My help comes from Adonai,
Maker of heaven and earth. (1-2)

A poet has written:
After my death, mourn me thus:
A girl lived -- behold, she is no more.
Before her time her life was ended
And the song of her life was broken off.
Oh, she had more melodies within her
Melodies now lost

We are gathered here today to say goodbye to Adrienne, to mourn a life ended too soon. Today is the second day of the Jewish festival of Sukkot. It is customary during Sukkot to read from the biblical Book of Kohelet, or Ecclesiastes. A well-known verse from this book says, “The eye never has enough of seeing nor the ear of hearing” (1:8). For those who knew and loved Adrienne, or were inspired by her life, your eyes, your ears, your hearts have not had enough. Not enough time with your daughter, your sister, your niece, granddaughter, cousin, friend. And Adrienne, too, had not had enough of this world. She did not want to die, and her passing, and the long illness that led to it, is a tragedy that has robbed the world of a person who was going to make it better.

I did not know Adrienne, but like so many people who have commented on her blog over the years, and especially over the last few days, her story has touched me, and I am honored to stand here today to give voice to the memories of some of her family.

Adrienne was born on August 18, 1987, and grew up in Saratoga. She went to Saratoga High School, and just this past spring she graduated cum laude from Claremont McKenna College with a degree in Psychology and Leadership. While in college, she spent part of her junior year at Columbia University in New York City. Though it was far from home, she loved New York, and loved the academic atmosphere at Columbia. She was enrolled in a joint Master’s and teaching credential program at UNLV, and over the summer, she’d begun taking her first classes. She was going to be a math teacher.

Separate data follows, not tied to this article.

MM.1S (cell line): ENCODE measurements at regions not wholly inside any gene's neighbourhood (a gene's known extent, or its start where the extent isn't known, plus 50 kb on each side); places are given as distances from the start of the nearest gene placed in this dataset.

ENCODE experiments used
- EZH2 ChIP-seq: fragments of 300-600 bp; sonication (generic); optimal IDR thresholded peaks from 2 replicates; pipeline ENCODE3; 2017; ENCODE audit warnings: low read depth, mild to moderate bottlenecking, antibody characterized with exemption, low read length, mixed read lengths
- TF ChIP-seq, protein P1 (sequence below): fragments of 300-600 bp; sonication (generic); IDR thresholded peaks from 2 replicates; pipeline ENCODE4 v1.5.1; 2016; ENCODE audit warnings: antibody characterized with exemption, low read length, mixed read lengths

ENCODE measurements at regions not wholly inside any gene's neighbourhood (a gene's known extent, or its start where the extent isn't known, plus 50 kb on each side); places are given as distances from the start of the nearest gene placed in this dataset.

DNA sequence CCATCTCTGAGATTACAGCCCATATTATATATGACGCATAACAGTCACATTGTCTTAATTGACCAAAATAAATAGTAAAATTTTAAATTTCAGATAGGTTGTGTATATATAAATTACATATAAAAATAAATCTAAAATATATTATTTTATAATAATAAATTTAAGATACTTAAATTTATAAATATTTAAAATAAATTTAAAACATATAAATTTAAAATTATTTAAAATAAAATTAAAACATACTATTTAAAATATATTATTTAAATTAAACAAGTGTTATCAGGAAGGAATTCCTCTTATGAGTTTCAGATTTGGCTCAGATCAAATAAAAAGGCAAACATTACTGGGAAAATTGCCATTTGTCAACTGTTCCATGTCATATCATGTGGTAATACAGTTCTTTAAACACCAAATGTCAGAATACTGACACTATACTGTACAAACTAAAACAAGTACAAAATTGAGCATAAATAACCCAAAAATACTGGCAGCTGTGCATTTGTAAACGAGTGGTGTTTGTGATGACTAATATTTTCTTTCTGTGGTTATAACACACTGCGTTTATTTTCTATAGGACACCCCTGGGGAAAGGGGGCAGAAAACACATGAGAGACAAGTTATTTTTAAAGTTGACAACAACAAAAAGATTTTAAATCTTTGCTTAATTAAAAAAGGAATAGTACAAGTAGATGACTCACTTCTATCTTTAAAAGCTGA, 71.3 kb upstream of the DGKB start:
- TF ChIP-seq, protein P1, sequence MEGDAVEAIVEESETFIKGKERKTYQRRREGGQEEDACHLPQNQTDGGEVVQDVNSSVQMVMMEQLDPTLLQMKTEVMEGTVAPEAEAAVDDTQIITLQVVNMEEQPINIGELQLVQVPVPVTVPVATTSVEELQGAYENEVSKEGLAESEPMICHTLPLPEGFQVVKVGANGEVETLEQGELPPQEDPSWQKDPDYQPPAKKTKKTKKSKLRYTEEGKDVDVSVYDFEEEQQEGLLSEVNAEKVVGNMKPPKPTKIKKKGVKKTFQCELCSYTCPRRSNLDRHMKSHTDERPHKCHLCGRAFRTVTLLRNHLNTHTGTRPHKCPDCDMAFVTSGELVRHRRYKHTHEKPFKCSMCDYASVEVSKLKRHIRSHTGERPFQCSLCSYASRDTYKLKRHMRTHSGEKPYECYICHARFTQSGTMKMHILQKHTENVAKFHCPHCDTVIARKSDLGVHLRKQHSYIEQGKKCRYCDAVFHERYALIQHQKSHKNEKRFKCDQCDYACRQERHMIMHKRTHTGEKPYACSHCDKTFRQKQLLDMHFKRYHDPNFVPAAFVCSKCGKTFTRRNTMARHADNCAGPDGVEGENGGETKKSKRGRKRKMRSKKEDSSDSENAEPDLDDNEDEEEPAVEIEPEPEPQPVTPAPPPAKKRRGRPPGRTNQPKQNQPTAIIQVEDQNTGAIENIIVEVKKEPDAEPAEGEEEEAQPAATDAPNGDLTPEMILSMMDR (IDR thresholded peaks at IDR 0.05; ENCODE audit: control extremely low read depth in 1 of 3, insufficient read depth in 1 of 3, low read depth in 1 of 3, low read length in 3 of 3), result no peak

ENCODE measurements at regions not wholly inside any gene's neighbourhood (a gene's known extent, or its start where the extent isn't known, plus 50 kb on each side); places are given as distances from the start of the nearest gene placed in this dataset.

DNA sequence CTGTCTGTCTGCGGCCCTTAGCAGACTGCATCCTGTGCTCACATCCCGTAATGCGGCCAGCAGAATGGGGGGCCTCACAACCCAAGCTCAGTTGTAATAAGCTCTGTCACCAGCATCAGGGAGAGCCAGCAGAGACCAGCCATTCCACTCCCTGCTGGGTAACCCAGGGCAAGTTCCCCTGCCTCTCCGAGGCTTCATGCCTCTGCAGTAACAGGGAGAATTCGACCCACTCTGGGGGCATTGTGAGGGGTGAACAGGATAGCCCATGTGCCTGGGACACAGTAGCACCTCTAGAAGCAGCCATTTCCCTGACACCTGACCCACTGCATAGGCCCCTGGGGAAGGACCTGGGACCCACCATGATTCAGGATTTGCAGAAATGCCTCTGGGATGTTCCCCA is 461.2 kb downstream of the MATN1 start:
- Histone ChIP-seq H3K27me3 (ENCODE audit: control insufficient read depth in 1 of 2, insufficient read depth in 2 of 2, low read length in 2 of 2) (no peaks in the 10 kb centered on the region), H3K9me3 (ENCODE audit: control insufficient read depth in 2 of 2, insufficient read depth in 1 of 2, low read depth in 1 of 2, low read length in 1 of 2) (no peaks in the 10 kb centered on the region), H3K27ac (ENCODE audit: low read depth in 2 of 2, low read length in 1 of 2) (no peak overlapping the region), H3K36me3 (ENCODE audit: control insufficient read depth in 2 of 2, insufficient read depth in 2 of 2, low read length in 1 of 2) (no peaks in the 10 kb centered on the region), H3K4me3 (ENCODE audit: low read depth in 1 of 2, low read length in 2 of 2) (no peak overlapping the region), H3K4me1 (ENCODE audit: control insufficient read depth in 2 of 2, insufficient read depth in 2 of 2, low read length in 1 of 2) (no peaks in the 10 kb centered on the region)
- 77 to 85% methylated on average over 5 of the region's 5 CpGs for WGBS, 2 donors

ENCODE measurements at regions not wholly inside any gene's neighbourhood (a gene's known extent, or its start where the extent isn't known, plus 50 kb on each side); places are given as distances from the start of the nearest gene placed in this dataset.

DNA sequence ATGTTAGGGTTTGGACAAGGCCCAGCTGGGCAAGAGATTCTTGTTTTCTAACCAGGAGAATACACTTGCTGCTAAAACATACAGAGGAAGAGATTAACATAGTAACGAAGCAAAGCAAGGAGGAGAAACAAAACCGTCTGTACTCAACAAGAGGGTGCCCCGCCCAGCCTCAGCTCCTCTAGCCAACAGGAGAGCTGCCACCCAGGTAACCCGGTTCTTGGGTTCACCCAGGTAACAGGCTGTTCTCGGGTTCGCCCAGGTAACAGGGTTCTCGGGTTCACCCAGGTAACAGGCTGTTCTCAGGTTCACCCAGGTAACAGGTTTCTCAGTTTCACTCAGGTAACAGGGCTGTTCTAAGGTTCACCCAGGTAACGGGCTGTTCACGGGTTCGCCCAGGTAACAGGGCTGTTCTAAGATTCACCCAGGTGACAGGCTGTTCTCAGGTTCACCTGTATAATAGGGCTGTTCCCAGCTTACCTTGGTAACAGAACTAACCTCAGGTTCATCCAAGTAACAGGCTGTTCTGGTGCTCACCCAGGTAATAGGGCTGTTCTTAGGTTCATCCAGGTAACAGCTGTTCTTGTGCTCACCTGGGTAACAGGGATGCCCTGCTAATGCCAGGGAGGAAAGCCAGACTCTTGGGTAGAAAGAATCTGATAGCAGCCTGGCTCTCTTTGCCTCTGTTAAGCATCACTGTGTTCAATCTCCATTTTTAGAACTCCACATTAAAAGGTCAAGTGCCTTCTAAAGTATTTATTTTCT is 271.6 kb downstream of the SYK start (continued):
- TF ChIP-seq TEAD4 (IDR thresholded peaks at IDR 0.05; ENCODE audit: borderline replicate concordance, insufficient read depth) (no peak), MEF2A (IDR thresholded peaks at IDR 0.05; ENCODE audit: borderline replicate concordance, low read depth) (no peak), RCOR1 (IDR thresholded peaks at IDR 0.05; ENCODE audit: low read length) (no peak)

One of the first things I learned about Adrienne is that she was never afraid of anything. Even from the time that she was a little girl, she was fearless. Once, when the family was in Hawaii, she didn’t hesitate to jump on a rope swing over a pool—she just jumped right in. She was one of those kids who would come right up to you and talk to you. She was intelligent, and a hard worker. She loved learning—when she was in Kindergarten, she would bring home a new book every day, read it, and go on to the next one, and the next one, and the one after that. She loved college, and her education was the most important thing to her. When she was undergoing treatment, she would bring her school work with her to chemo, and she’d do her very best to ensure that her treatment did not interfere with her learning. Finishing school meant so much to her that she cried at graduation.

Adrienne also loved dogs, and at one point asked Alison how she could get a kennel license so that she could have more than three at a time. I am told that she was honest, sometimes to a fault. She loved movies and wrote reviews of every film she saw. Someone recently commented to Alison that they missed Adrienne’s Facebook movie reviews. Adrienne loved food, and became interested in good food while watching Food Network in the hospital. Not a cook herself, she would pick out recipes for her mom to cook for her. Alison, you told me about a special meal that you recently shared together at Jean Georges, one of the finest restaurants in New York City. You ordered the tasting menu and enjoyed a four-hour meal together.